I’m alone… I’m alone! Is it just me or does being alone feel like winning the lottery? Like one of those gifts that causes squeaks and giggles? When I share with my mom friends that everyone is out of the house, their faces light up as they understand the glory and preciousness of a few quiet hours. After having raised children who are now teenagers walking the road to independence (minus cash, food and clothing purchases), solo moments come more frequently these days.
Maybe I just enjoy the feeling of freedom when I’m alone (phone off) and absolutely no one needs me. Alone, I am a writer. Alone, I am a hiker of great distances, yet stop when I’m tired—for as long as I want and turn around if I feel like it. Alone, I choose not to do laundry. Alone, I try different styles with my hair. Alone, I read beside a blazing fire I constantly tend. Alone, I putter and garden outside. Alone, I clean out my car to the beats of old-school rap. The list can go on, but the truth is, having no one else present allows me to be more present.
With all of this additional solo time, I’ve been thinking about how being alone can take on a different connotation based on the situation. While I devour time to myself, such is not the case for many, many others. How about those who have no choice in being alone? People who would give anything to have a loving family around them or a friend who stops by occasionally. To these individuals—think elderly, recently divorced, lonely in a marriage, estranged, infirm, homeless—life can be horrendously lonely. According to a Channel 9 news article, “There are many significant risks of being lonely. Studies have shown that individuals who are lonely can have a shorter life span by about 15 years, and the death risks of being lonely are equivalent to smoking 15 cigarettes a day.”1 With our busy worlds, we tend to overlook this reality for others.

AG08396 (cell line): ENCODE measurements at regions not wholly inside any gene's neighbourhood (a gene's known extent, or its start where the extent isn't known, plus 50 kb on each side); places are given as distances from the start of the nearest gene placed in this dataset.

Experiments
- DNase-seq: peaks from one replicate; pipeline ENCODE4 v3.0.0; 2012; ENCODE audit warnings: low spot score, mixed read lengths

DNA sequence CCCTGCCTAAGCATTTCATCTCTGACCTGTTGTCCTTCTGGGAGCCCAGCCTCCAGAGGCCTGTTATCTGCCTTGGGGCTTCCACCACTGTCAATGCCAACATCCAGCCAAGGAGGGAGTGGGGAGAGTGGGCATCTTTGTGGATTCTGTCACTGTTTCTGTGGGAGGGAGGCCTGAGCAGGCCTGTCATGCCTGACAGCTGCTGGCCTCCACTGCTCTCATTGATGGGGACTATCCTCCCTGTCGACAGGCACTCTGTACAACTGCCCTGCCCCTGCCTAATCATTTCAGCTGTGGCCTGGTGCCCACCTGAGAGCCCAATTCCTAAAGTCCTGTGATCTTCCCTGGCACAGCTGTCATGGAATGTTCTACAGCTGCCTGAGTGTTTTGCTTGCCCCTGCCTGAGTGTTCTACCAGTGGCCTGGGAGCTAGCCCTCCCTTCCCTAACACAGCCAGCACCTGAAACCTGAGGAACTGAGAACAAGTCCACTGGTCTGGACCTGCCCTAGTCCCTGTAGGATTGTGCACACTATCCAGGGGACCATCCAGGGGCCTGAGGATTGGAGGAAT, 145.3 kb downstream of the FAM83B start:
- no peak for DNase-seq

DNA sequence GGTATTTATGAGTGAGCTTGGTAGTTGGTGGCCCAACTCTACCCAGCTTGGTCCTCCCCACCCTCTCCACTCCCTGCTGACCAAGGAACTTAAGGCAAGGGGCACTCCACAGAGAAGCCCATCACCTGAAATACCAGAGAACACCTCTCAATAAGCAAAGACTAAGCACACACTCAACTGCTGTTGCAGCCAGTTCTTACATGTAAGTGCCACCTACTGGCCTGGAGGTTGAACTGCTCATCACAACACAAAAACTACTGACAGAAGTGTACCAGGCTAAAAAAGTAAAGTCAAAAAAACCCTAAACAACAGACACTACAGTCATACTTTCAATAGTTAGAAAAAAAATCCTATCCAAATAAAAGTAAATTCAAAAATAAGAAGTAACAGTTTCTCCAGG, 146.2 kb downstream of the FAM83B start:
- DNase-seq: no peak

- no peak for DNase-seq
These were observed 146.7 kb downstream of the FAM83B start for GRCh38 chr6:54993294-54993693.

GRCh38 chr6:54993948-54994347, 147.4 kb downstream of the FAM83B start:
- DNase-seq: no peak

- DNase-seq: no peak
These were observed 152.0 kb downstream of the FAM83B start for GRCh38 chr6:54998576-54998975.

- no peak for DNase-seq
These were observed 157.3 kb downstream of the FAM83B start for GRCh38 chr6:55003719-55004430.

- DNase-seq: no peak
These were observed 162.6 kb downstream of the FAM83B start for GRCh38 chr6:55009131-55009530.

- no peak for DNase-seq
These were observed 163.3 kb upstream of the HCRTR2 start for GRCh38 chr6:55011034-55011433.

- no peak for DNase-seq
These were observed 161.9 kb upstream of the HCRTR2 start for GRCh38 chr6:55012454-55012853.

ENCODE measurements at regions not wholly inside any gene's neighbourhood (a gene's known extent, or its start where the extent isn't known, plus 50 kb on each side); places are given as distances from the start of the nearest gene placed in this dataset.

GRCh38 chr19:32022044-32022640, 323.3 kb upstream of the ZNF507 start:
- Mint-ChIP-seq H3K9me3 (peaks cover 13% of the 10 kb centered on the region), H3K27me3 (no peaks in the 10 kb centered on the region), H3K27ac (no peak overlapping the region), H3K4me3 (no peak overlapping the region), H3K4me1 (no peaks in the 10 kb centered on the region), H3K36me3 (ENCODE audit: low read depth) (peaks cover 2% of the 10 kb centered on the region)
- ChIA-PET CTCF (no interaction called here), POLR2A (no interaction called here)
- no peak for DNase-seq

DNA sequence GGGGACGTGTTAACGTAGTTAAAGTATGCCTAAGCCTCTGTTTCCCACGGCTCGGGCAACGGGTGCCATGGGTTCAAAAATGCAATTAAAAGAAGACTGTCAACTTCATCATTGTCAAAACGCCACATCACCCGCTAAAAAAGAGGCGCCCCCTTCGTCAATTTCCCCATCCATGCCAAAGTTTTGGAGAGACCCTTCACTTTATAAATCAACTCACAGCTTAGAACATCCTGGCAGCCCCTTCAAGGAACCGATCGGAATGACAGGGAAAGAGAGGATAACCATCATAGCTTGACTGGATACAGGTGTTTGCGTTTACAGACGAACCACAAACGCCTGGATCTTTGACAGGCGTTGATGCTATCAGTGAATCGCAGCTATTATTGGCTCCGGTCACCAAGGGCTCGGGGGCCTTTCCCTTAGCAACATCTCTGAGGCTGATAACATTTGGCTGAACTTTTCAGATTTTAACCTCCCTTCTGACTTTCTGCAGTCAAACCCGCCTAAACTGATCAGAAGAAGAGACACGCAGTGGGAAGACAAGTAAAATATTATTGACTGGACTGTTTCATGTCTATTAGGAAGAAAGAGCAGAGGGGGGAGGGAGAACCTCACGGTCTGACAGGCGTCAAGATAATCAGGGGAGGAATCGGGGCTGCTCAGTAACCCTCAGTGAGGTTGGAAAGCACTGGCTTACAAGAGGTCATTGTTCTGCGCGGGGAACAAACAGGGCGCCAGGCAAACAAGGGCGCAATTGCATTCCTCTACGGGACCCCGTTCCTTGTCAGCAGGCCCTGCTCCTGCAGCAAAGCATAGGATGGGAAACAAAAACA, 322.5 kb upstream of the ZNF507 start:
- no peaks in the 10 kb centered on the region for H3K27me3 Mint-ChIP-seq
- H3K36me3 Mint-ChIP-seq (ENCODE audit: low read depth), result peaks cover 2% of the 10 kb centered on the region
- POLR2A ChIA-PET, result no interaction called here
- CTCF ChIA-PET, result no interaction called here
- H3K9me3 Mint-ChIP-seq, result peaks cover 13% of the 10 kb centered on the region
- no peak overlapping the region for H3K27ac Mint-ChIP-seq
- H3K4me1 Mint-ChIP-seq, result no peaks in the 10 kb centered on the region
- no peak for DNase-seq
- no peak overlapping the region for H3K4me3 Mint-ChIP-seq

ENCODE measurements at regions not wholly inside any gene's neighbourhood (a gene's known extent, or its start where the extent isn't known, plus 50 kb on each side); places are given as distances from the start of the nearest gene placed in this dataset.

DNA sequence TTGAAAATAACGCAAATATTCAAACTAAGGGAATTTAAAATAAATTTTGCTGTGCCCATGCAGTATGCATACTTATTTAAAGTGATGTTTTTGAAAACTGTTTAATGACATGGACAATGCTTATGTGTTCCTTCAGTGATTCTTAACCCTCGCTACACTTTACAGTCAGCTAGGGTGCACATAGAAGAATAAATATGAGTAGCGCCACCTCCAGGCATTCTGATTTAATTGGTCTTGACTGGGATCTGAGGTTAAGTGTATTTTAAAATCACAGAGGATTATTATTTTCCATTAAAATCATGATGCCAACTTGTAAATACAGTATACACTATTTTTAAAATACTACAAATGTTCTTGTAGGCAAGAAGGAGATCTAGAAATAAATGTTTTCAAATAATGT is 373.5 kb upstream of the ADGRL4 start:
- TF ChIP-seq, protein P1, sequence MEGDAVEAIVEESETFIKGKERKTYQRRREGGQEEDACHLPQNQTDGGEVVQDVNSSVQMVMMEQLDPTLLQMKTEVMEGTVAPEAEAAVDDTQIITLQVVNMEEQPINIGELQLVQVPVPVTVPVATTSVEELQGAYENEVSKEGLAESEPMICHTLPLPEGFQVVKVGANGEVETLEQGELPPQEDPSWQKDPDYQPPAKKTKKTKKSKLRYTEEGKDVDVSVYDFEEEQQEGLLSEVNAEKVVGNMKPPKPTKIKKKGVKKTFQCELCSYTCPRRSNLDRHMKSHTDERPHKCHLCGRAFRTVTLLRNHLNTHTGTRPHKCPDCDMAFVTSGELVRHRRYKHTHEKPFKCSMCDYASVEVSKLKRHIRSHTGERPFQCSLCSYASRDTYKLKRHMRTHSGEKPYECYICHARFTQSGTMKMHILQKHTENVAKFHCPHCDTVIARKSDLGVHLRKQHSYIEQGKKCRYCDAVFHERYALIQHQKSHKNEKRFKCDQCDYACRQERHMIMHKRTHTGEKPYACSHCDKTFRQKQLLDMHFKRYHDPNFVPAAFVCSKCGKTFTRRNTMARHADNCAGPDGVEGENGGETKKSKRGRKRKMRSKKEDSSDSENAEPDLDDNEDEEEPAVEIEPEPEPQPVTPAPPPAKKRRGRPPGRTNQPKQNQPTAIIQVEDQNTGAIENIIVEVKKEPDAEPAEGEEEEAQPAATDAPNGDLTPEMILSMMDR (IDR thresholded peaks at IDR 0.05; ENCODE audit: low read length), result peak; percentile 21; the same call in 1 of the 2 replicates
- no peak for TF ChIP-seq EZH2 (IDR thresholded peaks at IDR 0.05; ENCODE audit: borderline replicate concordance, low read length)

Reader, I challenge you to enjoy some time alone. Shut off the phone, turn on some music, stretch, do something constructive. Then, attempt to take away someone else’s loneliness, even if just briefly. What can you do? Send a card or email to someone who you know could use it. Deliver a meal through Meals on Wheels to seniors—stay a bit; it’s possible you’ll be their only visitor this season. Complete a paint by number or have children create some of their masterpieces to send to those in a medical or mental health hospital who are staring at a silent TV. Bake (or buy) a delicious dessert to bring to the recluse who lives down the street.
If you are one of the lonely who is struggling, there are resources out there and plenty of opportunities to connect with others such as virtual book clubs, hiking groups, knitting clubs or cooking classes. While these options may be somewhat reconfigured due to COVID, it’s a place to start. Also, Mental Health Colorado has recently launched a ‘good old-fashioned conversation’ program called “In This Together.” You are able to sign up online and someone will call to schedule a Zoom or a simple phone call. For more information, check out the website: bit.ly/36FJA9M
Bringing a little love to someone else’s life shouldn’t be just a seasonal effort; while loneliness may be heightened during the holidays, it doesn’t go away afterward. And social distancing only exacerbates the void. So, while you’re taking some much needed time for yourself, take five of those precious minutes to think of how you can connect with someone who needs it. After all, in case you haven’t heard it enough, we ARE all in this together.
NOTE: The pandemic created long-term loneliness and social isolation, which can also lead to health problems. If you need more info: bit.ly/2VySK1t